The Wellbeing Budget 2020: Rebuilding Together
The government’s Budget, presented by the Minister of Finance the Hon Grant Robertson on 14 May has addressed, in the words of the Minister, “a 1-in-100 year health and economic challenge” as it moves to rebuild the economy post-COVID-19.
“With the outbreak of COVID-19, New Zealand now faces a 1-in-100 year health and economic challenge. The pandemic continues to evolve, and it has already caused enormous social and economic disruption. It has required agility on the part of New Zealanders, the Government included,” said the Minister.
“We have quickly reoriented the Budget 2020 package to focus on maintaining critical support for existing public services and supporting key infrastructure investments. This has meant putting ‘on ice’ new initiatives under priority spending areas that were announced in the Budget Policy Statement. We may well return to these projects, but for now our focus is on our response, recovery and rebuild from COVID-19.”
The focus of the Budget is to grow New Zealand’s economy, create jobs, strengthen the country’s public service and to start to rebuild together.
- $50 billion to deliver the COVID-19 Response and Economic Recovery Plan with the goal of saving up to 138,000 jobs
- $4 billion business support package that includes a $3.2 billion extension to the wage subsidy scheme
- $3 billion infrastructure investment and a public housing build programme for 8,000 new homes that should boost productivity and create more jobs
- $1.6 billion trades and apprenticeships training package
- $1 billion environmental jobs package that includes initiatives to boost pest control and for the restoration of wetlands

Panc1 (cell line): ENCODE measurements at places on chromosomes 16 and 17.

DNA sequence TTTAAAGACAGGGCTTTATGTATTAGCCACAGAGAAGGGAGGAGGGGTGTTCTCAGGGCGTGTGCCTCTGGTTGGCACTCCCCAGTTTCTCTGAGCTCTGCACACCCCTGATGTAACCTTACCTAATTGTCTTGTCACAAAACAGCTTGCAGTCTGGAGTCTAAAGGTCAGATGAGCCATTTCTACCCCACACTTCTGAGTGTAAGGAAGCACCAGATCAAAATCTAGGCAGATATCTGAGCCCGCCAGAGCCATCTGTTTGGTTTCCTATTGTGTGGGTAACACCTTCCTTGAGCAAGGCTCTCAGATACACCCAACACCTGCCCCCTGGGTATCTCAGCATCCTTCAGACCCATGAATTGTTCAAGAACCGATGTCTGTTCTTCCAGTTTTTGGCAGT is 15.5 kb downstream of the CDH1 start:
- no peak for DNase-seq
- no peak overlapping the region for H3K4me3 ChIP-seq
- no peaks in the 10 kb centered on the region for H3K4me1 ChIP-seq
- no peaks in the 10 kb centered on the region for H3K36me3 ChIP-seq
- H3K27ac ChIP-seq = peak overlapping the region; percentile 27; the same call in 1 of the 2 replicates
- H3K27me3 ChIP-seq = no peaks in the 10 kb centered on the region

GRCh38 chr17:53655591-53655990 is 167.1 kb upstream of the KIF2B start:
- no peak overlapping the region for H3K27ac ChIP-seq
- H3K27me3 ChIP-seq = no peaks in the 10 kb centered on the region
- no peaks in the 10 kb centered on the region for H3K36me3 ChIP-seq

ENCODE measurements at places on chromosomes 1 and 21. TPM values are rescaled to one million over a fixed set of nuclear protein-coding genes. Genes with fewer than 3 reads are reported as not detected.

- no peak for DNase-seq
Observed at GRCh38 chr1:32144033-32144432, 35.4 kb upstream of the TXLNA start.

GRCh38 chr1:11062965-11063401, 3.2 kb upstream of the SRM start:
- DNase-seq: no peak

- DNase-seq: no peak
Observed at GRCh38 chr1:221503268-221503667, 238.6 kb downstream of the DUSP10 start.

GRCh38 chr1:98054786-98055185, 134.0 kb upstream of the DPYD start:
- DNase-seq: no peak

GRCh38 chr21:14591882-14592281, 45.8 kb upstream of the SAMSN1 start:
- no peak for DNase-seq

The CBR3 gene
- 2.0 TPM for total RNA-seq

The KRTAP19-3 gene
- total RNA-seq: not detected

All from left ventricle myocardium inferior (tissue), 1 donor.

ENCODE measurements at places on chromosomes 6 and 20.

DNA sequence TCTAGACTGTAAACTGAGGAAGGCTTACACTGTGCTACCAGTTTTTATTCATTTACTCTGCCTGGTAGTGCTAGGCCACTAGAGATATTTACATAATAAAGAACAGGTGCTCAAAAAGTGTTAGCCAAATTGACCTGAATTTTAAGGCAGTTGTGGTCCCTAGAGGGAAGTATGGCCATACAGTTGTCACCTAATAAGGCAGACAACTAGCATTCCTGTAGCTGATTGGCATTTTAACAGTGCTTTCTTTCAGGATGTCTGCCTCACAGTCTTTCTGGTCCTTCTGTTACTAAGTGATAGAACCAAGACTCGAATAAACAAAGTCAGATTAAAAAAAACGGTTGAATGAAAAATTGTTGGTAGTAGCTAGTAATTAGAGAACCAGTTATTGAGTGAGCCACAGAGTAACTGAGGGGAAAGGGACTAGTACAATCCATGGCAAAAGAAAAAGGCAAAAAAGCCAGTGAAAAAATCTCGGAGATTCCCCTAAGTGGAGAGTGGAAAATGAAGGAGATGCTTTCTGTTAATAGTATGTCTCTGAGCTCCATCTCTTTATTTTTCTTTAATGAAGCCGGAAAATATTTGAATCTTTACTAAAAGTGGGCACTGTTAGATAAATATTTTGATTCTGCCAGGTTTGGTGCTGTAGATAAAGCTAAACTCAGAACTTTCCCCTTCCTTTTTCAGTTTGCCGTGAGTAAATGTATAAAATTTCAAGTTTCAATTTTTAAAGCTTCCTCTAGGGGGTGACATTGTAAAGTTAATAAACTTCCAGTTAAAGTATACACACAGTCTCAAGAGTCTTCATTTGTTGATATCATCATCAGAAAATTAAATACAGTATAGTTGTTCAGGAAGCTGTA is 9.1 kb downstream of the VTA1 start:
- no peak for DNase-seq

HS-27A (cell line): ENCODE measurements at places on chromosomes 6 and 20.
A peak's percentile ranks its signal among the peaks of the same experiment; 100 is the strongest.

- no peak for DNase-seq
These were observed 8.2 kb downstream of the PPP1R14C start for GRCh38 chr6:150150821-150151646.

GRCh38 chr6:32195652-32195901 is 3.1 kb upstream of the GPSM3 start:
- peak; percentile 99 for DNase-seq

- $3.3 billion to strengthen core services, including health and education
- $1 billion to Māori focussing on job creation, and
- Almost $200 million to support Pacific peoples.
The government’s $4 billion business support package includes a targeted $3.2 billion wage subsidy scheme extension.
From Wednesday, 10 June (when the current scheme of 12 weeks runs out) businesses that have, or expect to experience, a 50% loss of revenue over the previous 30 days compared with the same period in 2019 will be eligible. The initial scheme had businesses needing to show a 30% drop in revenue. The wage subsidy will now become available to high-growth firms, and to Callaghan Innovation-recognised research and development start-ups.
The payment remains the same at $585 per full-time employee; it will continue to be paid as a lump sum.
The Budget has introduced the reinstatement of depreciation deductions for commercial and industrial buildings, an increase in the provisional tax threshold, an increase in the threshold for writing off low-value assets and much more.
The tourism sector has been particularly badly hit during the COVID-19 pandemic. Many businesses have experienced zero turnover since the summer and face a bleak outlook until at least 2021 due to our border being closed. The government will provide $400 million for a domestic tourism campaign and to provide support so businesses can plan their futures.
Paying for it all
Treasury’s projection is that by 2024, New Zealand will have borrowed nearly $200 billion, almost doubling the country’s current debt. It is estimated that New Zealand will record deficits in the tens of billions of dollars until around 2028.
We are here to help
New Zealand has not known such a shock to its economy for almost a century. The year ahead will be difficult for us all, no matter what our circumstances, as we all rebuild our lives post-COVID-19.
Please don’t hesitate to contact our business law team if you need advice or simply need a sounding board. We are here to help you.
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